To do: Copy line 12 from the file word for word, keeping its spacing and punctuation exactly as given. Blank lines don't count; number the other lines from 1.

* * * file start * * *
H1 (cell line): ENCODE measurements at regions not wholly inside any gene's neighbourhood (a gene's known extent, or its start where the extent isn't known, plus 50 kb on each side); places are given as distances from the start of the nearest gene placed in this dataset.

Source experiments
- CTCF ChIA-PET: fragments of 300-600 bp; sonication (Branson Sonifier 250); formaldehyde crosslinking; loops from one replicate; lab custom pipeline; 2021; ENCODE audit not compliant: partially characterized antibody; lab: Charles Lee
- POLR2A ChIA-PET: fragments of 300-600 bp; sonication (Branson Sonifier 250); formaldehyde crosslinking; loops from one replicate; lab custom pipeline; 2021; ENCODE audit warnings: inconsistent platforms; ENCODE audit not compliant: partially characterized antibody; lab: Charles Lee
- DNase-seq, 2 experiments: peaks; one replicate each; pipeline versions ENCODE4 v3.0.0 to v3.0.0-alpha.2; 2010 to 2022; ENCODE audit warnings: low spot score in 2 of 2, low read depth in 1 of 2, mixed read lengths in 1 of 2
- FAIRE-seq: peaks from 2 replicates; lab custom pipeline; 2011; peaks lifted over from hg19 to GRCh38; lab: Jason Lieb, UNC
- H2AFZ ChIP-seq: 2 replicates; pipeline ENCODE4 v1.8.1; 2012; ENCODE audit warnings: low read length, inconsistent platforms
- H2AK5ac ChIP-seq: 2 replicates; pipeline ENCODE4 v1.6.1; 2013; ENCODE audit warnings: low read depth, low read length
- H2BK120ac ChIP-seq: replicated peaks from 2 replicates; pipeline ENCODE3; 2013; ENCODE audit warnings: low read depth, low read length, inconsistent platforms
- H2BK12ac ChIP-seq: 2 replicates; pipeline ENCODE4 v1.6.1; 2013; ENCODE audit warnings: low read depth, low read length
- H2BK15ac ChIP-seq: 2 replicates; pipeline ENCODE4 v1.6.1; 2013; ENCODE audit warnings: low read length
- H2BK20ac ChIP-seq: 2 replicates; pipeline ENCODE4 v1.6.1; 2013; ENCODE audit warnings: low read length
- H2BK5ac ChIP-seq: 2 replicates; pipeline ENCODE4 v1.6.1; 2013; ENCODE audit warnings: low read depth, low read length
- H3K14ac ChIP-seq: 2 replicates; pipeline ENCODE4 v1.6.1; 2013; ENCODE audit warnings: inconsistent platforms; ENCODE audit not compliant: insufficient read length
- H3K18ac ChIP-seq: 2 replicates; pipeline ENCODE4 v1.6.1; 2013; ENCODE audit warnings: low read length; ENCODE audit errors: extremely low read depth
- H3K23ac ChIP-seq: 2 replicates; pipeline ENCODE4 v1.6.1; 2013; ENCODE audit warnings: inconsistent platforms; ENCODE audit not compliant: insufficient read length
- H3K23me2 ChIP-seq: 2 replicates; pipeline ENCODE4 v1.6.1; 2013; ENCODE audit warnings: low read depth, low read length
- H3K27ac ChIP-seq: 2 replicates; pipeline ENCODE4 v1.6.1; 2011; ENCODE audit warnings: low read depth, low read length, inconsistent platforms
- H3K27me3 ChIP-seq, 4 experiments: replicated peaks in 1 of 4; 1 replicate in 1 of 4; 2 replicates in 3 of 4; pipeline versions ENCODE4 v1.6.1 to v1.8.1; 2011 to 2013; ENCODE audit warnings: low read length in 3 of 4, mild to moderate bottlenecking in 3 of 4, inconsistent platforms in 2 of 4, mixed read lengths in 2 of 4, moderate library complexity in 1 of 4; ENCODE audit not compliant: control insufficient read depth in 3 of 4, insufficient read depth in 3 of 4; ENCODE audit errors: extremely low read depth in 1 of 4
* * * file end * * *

- H2BK20ac ChIP-seq: 2 replicates; pipeline ENCODE4 v1.6.1; 2013; ENCODE audit warnings: low read length